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Why I Disappointed my Daughter for Christmas

(Last Updated On: December 12, 2017)

Yes, I disappointed my daughter for Christmas, and I think it was the right decision.

But it was so hard to stick to my guns.

Why would I deliberately disappoint her for Christmas?

When she was five, she had asked for a $5 set of orange and blue ponies with hair to brush and braid, a minion toy, a Barbie that rides a horse that really walks, and a big white horse like her friend has.

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Every night for a week before Christmas, she reiterated her list.

I had shopped for her gifts months ahead of time. All the gifts were bought and wrapped. There would be no big white horse under the Christmas tree. I had disappointed my daughter.

My mommy heart wanted to search every website, race to the store, and spend more than I should just to see her overjoyed face Christmas morning. Yet, something said, no, this is a small lesson you can teach her now, for free.

My mommy heart wanted to offer her every precious thing that would bring her joy, but I knew the better lesson in disappointment.

Be happy with what you have. Disappointment brings a lesson of having a grateful attitude not an entitled one. Click To Tweet



We aren’t wealthy, but despite living on one income, we’ve been tremendously blessed to provide her with more than she could ever possibly need.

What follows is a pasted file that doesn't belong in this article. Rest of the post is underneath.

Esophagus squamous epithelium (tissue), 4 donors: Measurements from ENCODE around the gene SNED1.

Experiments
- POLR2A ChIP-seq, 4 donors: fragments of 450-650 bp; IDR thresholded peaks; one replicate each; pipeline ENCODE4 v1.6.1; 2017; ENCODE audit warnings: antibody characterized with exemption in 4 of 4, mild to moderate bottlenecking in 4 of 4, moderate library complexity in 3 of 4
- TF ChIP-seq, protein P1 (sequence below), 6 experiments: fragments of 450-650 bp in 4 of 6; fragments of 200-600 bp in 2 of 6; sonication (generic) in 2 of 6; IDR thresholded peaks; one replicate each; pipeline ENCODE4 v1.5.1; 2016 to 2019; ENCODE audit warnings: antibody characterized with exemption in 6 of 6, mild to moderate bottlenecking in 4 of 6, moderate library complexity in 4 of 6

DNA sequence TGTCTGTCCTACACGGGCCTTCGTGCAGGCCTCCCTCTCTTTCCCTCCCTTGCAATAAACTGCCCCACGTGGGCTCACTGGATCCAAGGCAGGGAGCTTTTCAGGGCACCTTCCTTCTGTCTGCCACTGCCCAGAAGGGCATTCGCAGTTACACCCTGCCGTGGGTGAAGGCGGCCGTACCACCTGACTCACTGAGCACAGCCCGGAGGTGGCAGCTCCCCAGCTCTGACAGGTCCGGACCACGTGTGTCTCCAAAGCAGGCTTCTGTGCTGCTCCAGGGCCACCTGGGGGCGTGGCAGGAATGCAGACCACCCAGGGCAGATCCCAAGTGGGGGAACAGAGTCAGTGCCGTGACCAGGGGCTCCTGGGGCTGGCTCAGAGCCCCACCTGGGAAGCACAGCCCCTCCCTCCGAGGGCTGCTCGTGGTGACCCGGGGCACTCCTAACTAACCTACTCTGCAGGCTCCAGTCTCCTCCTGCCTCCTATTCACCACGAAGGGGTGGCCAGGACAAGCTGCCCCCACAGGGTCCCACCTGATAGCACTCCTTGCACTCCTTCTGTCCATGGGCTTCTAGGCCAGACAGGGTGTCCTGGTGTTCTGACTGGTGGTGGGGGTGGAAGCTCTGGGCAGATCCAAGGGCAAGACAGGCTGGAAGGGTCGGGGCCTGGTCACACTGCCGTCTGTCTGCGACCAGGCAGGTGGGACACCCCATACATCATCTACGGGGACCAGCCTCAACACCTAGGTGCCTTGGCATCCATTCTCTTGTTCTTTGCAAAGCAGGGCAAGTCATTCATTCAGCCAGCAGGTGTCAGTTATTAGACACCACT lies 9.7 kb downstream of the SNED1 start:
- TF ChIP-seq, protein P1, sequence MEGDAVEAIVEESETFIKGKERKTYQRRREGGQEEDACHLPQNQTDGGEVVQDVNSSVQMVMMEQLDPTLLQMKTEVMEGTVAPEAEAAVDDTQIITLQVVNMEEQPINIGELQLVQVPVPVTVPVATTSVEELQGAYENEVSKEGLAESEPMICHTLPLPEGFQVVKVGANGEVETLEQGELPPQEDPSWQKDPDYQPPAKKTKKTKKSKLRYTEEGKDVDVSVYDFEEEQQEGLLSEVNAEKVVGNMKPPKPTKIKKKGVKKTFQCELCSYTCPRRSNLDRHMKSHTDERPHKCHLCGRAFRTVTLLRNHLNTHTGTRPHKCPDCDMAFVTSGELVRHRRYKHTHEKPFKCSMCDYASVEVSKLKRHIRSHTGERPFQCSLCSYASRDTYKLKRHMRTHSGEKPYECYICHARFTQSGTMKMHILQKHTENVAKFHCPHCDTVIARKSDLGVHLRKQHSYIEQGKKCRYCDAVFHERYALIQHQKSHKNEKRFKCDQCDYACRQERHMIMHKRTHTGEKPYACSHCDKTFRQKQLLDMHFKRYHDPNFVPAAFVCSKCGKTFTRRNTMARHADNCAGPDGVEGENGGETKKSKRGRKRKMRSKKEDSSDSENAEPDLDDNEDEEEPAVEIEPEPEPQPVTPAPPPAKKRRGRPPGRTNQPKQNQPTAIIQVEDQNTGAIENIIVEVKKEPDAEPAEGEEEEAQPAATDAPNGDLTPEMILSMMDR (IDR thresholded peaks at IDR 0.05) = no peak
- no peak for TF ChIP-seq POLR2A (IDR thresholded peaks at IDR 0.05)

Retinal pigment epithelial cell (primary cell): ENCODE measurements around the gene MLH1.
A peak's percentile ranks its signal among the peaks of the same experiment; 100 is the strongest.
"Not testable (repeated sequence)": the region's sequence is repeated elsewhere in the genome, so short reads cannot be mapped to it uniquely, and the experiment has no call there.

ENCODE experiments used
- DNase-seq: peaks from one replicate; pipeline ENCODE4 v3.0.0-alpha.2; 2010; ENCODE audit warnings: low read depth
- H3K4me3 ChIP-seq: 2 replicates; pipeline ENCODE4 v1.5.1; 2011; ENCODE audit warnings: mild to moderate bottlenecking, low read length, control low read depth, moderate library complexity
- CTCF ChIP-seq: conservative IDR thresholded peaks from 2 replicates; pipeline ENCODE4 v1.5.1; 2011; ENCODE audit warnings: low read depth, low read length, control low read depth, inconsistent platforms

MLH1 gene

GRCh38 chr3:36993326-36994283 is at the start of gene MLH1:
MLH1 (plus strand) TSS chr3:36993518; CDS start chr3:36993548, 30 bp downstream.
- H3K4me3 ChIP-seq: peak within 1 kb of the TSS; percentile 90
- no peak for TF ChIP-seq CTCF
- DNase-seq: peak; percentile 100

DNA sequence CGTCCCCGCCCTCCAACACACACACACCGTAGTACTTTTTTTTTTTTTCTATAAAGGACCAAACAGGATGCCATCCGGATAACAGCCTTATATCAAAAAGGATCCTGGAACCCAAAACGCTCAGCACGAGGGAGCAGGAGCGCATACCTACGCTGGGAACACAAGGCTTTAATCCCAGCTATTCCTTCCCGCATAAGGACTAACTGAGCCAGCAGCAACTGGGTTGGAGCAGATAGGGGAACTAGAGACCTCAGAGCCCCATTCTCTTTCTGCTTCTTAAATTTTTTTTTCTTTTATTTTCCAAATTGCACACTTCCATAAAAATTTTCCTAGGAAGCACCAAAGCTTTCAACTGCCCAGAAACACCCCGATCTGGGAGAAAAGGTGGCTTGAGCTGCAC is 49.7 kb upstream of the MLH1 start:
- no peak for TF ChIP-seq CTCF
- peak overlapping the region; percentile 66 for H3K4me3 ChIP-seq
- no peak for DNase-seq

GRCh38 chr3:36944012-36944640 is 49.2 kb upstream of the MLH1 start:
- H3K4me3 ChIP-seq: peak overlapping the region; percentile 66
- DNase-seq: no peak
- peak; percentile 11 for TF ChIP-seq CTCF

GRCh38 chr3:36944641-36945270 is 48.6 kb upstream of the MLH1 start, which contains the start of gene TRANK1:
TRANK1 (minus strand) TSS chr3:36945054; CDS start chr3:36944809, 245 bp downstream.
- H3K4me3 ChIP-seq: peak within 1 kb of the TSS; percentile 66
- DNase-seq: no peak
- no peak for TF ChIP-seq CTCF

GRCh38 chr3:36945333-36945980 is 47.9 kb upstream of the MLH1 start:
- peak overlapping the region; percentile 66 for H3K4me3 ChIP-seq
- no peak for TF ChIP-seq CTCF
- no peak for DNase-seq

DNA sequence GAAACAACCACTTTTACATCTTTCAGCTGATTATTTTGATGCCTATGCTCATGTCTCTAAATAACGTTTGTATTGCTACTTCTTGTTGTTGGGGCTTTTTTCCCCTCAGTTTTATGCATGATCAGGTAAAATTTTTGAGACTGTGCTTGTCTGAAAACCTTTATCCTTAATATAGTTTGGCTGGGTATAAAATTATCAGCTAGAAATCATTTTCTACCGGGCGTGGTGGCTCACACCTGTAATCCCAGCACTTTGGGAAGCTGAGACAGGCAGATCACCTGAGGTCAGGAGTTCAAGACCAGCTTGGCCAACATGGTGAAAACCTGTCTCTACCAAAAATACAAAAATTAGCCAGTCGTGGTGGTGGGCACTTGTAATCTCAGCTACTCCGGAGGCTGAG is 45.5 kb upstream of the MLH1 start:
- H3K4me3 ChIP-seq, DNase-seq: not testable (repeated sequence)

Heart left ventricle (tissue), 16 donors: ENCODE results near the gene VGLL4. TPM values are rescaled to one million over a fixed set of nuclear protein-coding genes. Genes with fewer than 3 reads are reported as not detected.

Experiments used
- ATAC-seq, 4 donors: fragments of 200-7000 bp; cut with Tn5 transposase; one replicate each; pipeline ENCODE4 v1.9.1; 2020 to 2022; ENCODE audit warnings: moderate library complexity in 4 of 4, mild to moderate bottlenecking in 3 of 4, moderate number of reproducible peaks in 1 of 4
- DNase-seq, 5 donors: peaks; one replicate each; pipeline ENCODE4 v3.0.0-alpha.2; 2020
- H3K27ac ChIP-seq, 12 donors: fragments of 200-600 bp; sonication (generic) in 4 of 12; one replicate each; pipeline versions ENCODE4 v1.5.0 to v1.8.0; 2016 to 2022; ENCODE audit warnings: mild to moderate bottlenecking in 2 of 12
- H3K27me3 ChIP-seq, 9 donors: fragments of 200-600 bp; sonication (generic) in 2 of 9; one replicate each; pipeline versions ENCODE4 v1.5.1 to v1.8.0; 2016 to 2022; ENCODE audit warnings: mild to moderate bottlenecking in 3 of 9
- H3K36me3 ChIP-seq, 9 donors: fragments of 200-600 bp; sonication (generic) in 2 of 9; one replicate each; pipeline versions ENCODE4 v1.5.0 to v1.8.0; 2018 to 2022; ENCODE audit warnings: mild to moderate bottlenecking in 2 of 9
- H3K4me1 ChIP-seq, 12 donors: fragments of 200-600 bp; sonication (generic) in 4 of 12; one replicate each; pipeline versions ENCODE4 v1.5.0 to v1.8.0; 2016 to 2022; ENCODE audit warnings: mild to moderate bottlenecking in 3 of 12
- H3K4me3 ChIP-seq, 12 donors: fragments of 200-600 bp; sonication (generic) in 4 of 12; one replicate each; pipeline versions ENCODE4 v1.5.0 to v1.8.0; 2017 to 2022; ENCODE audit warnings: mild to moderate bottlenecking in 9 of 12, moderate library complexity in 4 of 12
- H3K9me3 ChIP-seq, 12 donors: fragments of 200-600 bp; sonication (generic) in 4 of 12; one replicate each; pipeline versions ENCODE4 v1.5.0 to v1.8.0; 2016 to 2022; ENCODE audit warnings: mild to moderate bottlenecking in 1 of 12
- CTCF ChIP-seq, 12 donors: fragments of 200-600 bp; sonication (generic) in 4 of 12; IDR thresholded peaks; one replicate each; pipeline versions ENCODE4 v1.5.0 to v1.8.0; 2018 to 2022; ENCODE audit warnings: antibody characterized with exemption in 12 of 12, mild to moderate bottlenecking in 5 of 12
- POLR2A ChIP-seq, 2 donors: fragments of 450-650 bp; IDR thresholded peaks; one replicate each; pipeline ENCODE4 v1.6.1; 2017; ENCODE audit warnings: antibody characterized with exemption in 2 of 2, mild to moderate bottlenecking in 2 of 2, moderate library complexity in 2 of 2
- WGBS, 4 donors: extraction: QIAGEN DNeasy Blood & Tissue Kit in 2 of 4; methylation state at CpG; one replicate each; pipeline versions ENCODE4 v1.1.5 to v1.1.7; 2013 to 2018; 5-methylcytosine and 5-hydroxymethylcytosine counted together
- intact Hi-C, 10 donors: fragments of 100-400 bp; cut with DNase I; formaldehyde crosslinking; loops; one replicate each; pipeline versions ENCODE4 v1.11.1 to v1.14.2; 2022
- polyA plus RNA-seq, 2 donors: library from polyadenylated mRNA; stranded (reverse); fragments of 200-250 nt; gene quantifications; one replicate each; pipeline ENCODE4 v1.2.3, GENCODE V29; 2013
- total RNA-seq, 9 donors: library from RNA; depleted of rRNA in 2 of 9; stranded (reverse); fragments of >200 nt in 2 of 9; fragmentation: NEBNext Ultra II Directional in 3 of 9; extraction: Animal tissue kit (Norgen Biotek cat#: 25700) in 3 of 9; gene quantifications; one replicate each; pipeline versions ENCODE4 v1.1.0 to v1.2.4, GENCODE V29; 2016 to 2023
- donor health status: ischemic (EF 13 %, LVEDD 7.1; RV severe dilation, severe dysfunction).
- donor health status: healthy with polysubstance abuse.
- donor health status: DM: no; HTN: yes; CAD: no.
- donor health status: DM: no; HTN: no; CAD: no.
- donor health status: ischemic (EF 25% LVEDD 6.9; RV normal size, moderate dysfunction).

And she doesn’t understand real want.

I wonder if I’m doing her a disservice by not giving her more realistic expectations for life or age-appropriate growth opportunities.

She had fairly simple requests, but she didn’t need both horse toys. Her Nana had already bought her the Barbie Horse toy, and I didn’t want to overshadow it.

Plus, she was getting a pots & pans set and “Live” pet bird along with boxes of books, clothes, and educational games. She was getting too much already. I wanted fewer toys to spark interest and creativity, not overtake her imagination.

I disappointed my daughter for Christmas. I wanted fewer toys to spark her creativity not overtake her imagination. Click To Tweet

After all the gifts had been opened and we passed around the cards on the tree, including the White Envelope, I asked her, “Did you have a great Christmas?” I wondered if she even noticed.

She looked at the stack of presents around her, her face falling just a bit.

And I knew I had disappointed my daughter for Christmas.

“Well, I didn’t get a big white horse . . . ” she said quietly.

I smiled and gave her the words for a proper perspective.

“No, instead you got a tan horse with a barbie. You can’t get everything you want all the time. Maybe another time or you can save up for it.”

She wasn’t devastated. She was disappointed, for a rare time in her life.

And it was good for her. Learning to control her emotions is one of her personal challenges. Not receiving one unnecessary gift gave her a chance to deal with disappointment on a tiny level and successfully overcome it, gain perspective, and learn to be grateful, not entitled.

While chasing the ethereal ‘perfect’ Christmas for each of my children, I forgot to consider the expectations and lessons I was teaching them. Getting everything you desire for Christmas isn’t reality. It’s commercialism.

Focusing on what really matters (the coming of Christ and family, friends, togetherness, giving) is the lesson I really want to teach.

As I watched her process her emotions, she looked up and said, “It doesn’t matter. Jesus is the best gift of Christmas anyway.”